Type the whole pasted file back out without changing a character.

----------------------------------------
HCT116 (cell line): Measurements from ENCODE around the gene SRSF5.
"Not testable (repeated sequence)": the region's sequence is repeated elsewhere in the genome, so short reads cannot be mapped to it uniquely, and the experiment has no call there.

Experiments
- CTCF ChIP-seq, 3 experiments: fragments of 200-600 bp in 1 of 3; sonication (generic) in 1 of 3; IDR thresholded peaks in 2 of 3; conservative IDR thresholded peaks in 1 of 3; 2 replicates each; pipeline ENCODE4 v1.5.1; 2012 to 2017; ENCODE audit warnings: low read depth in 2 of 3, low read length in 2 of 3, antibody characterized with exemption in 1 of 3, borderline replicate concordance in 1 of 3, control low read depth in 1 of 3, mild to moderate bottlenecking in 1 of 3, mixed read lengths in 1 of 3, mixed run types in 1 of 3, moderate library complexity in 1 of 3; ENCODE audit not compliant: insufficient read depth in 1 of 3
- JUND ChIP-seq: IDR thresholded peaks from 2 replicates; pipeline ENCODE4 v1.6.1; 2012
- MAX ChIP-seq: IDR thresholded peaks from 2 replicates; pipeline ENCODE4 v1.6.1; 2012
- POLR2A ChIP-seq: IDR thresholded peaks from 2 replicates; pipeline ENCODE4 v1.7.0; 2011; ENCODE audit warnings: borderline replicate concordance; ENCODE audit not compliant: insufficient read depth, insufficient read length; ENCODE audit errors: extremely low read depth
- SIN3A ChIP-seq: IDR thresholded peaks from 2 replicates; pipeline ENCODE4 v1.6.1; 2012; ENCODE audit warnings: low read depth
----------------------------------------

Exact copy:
HCT116 (cell line): Measurements from ENCODE around the gene SRSF5.
"Not testable (repeated sequence)": the region's sequence is repeated elsewhere in the genome, so short reads cannot be mapped to it uniquely, and the experiment has no call there.

Experiments
- CTCF ChIP-seq, 3 experiments: fragments of 200-600 bp in 1 of 3; sonication (generic) in 1 of 3; IDR thresholded peaks in 2 of 3; conservative IDR thresholded peaks in 1 of 3; 2 replicates each; pipeline ENCODE4 v1.5.1; 2012 to 2017; ENCODE audit warnings: low read depth in 2 of 3, low read length in 2 of 3, antibody characterized with exemption in 1 of 3, borderline replicate concordance in 1 of 3, control low read depth in 1 of 3, mild to moderate bottlenecking in 1 of 3, mixed read lengths in 1 of 3, mixed run types in 1 of 3, moderate library complexity in 1 of 3; ENCODE audit not compliant: insufficient read depth in 1 of 3
- JUND ChIP-seq: IDR thresholded peaks from 2 replicates; pipeline ENCODE4 v1.6.1; 2012
- MAX ChIP-seq: IDR thresholded peaks from 2 replicates; pipeline ENCODE4 v1.6.1; 2012
- POLR2A ChIP-seq: IDR thresholded peaks from 2 replicates; pipeline ENCODE4 v1.7.0; 2011; ENCODE audit warnings: borderline replicate concordance; ENCODE audit not compliant: insufficient read depth, insufficient read length; ENCODE audit errors: extremely low read depth
- SIN3A ChIP-seq: IDR thresholded peaks from 2 replicates; pipeline ENCODE4 v1.6.1; 2012; ENCODE audit warnings: low read depth